Diamond Raman Lasers

Lead Research Organisation: University of Strathclyde
Department Name: Inst of Photonics

Abstract

The wavelength coverage of lasers is limited by the materials nature permits. This constraint is loosened by the engineering that is enabled in epitaxial semiconductors, but gaps remain between materials systems. Thus, there is a continuing requirement to efficiently convert the wavelength of lasers, moving from spectral regions where good sources exist to those where they are scarce. This project targets one such conversion process - the Raman laser - and in particular the novel use of diamond to permit power-scaling. Efficient Raman conversion - the generation of longer wavelengths due to inelastic scatting of light in a medium - is usually considered the preserve of high power pulsed lasers or systems based on long lengths of fibre. Recent work, however, has shown that this need not be so. First in hydrogen gas (Montana State University) and then in crystals (National Academy of Sciences of Belarus; Macquarie University), it has been shown that continuous-wave lasers of modest power can be wavelength-shifted via Raman scattering: the Raman medium is placed inside the laser cavity to exploit the high intensities there in. This approach is important because it expands the wavelength palette available from compact diode-pumped solid-state lasers. Such lasers are typically based on crystals doped with metal ions and the output wavelengths are limited to the finite number of potential laser transitions in such doped-crystal systems. Raman-based approaches allow, for example, the well known 1064 nm transition in Nd:YAG to be shifted into the region around 1200 nm where tissue transmission is high. Furthermore, frequency doubling of this Raman shifted laser gives access to the applications-rich, but currently source-poor, yellow-orange region of the spectrum.So far, the output power from continuous-wave intracavity Raman lasers has been limited to a few Watts. This ceiling arises from thermal problems in the Raman medium. Removal of the heat deposited in the Raman medium due to the inelastic scattering process is seriously inhibited by the low thermal conductivity of the crystals typically used. This leads to excessive thermal lensing effects that complicate scaling to higher powers. Diamond has a higher Raman gain coefficient than most Raman media and much greater thermal conductivity than all of them. However, its use as a Raman medium is usually dismissed: due to the small sample sizes available and the expense of even these small samples. In initial studies at the Institute of Photonics, we have shown that this judgement is too hasty. First, the recent commercial availability of synthetic single crystal diamond will bring down costs and improve quality. Second, our modelling indicates that the high thermal conductivity and damage threshold of diamond means that tight focussing enables the use of short - and therefore available - crystals (<2 mm). This programme will build on this platform, targeting four demonstrations in particular:1. First CW intracavity Raman laser to be based on diamond (target: 12 W at 1240 nm; 5 W in the orange (620 nm) via intracavity second harmonic generation)2. First Raman conversion of a semiconductor disk laser (target: 200 mW at 735 nm and 2 W at 1235 nm)3. First use of adaptive optics for automated beam quality optimisation in a CW Raman laser (target: 10 W, M-squared < 1.1 at 1240 nm)4. First use of diamond micro-optics to Raman convert a compact Q-switched laser (target: 40% efficiency)Achieving these results will establish a strong presence for the UK in this important emerging area of solid-state laser engineering. Furthermore, it will open the way to a range of compact sources in new spectral regions for applications as diverse as subcutaneous photodynamic therapy, underwater vision systems, and multispectral imaging.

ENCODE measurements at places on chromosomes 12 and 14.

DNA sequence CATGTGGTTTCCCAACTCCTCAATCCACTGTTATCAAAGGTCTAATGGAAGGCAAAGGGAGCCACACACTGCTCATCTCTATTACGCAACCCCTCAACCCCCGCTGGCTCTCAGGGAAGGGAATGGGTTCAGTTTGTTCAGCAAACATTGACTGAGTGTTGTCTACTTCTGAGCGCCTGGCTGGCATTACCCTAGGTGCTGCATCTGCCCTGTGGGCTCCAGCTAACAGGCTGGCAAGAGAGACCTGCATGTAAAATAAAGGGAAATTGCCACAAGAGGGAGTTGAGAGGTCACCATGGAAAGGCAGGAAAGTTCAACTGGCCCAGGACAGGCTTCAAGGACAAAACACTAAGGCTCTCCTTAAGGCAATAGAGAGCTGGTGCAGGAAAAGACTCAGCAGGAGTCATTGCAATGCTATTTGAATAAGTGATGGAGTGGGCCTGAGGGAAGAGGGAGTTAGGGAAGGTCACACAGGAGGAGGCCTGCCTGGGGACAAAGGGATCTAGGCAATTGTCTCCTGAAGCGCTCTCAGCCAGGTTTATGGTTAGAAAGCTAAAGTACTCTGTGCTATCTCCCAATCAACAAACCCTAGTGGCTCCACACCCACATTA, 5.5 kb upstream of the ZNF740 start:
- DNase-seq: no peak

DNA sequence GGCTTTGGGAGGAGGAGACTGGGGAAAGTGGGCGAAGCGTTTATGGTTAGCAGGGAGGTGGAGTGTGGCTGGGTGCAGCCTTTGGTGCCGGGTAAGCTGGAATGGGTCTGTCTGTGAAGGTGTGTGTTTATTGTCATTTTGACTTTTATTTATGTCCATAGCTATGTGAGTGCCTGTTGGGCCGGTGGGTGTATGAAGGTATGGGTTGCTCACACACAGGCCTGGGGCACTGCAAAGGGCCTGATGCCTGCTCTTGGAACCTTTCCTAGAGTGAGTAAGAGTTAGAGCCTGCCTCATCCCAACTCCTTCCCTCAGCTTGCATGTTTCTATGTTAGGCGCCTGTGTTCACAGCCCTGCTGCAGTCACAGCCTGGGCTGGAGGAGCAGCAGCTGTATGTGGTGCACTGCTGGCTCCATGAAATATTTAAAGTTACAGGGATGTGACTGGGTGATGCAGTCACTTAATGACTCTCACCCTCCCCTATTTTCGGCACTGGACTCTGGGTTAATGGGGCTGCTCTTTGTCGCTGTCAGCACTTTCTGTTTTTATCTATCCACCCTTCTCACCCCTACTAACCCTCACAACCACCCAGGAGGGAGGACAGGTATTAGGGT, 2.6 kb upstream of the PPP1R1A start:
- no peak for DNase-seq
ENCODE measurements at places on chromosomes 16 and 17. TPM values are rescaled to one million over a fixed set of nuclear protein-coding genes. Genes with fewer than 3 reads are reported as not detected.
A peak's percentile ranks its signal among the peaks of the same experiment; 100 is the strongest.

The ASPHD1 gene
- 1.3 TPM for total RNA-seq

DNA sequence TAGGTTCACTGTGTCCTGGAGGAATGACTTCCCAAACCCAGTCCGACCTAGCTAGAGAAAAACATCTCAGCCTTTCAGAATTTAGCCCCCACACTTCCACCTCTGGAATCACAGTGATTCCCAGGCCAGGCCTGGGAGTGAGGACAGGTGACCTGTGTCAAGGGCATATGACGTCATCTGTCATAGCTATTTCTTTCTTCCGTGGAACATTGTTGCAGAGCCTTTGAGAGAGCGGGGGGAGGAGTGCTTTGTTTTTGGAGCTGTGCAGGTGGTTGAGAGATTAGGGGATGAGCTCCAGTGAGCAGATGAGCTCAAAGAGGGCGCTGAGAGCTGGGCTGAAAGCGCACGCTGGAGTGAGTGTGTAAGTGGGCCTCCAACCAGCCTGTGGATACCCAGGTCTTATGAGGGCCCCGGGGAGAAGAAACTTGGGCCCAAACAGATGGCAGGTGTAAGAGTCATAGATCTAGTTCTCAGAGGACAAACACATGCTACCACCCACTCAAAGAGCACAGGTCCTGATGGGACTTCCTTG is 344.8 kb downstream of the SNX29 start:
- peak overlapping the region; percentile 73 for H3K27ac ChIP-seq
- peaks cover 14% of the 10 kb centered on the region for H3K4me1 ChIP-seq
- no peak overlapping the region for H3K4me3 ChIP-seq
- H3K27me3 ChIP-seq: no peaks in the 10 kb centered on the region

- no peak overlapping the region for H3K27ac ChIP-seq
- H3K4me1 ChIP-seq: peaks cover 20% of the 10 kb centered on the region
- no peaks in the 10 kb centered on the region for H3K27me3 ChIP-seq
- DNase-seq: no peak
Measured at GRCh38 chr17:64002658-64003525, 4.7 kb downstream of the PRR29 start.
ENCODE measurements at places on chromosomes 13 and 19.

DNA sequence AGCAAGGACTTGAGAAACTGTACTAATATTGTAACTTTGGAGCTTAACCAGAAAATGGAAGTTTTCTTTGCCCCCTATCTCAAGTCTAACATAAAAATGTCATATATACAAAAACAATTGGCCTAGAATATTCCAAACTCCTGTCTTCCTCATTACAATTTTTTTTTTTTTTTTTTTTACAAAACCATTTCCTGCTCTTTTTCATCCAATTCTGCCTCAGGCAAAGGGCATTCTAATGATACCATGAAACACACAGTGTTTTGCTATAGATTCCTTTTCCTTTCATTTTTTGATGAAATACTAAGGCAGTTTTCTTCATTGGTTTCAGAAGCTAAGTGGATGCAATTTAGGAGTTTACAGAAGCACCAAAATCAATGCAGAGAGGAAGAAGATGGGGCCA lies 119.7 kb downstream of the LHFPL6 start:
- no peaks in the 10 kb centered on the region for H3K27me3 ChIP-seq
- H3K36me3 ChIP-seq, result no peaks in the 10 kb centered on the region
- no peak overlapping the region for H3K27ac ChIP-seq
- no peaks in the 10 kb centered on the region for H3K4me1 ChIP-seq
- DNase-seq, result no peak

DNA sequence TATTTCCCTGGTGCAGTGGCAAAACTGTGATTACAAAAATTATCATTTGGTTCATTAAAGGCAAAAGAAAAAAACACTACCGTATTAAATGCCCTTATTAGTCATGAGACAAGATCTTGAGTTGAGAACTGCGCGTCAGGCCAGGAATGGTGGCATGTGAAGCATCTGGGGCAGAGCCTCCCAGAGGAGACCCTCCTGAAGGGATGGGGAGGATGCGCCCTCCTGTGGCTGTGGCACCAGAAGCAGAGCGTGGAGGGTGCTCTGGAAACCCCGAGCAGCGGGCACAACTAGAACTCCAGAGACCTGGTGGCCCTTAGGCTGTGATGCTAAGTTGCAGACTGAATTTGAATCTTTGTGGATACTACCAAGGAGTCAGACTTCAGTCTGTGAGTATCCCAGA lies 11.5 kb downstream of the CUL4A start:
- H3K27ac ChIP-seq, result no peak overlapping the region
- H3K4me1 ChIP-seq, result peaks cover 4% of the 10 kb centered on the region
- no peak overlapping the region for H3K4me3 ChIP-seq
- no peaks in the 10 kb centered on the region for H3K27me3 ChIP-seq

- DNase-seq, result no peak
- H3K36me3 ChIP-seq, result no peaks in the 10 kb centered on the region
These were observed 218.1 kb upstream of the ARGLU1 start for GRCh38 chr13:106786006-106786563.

Description We have developed the means and method to exploit modern high optical quality synthetic diamond in laser enginering applciaitons/
Exploitation Route The project led to a follow-up European Research Council Starting grant, and to a studentship co-funded by Element Six Ltd and Fraunhofer CAP as part of the diamond science and technology CDT.
Sectors Aerospace, Defence and Marine,Healthcare,Manufacturing, including Industrial Biotechology

 
Description This work was part of an impact case study for REF 2014. This reported on work supporting Element Six Ltd in activity allowing novel single crystal diamond to be released as a product in optical markets.
First Year Of Impact 2012
Sector Manufacturing, including Industrial Biotechology
Impact Types Economic

 
Description European Research Council
Amount £1,200,000 (GBP)
Funding ID 278389 
Organisation European Research Council (ERC) 
Sector Public
Country European Union (EU)
Start 10/2011 
End 09/2016
 
Description Industrial partnership additional to project but resulting from it 
Organisation Elforlight Limited
PI Contribution Extension of the work on the grant to visible generation for biomedical applications.
Collaborator Contribution Loan of components and lasers. Expertise to set the market driven targets for the experiments.
Impact Impact still developing.
Start Year 2017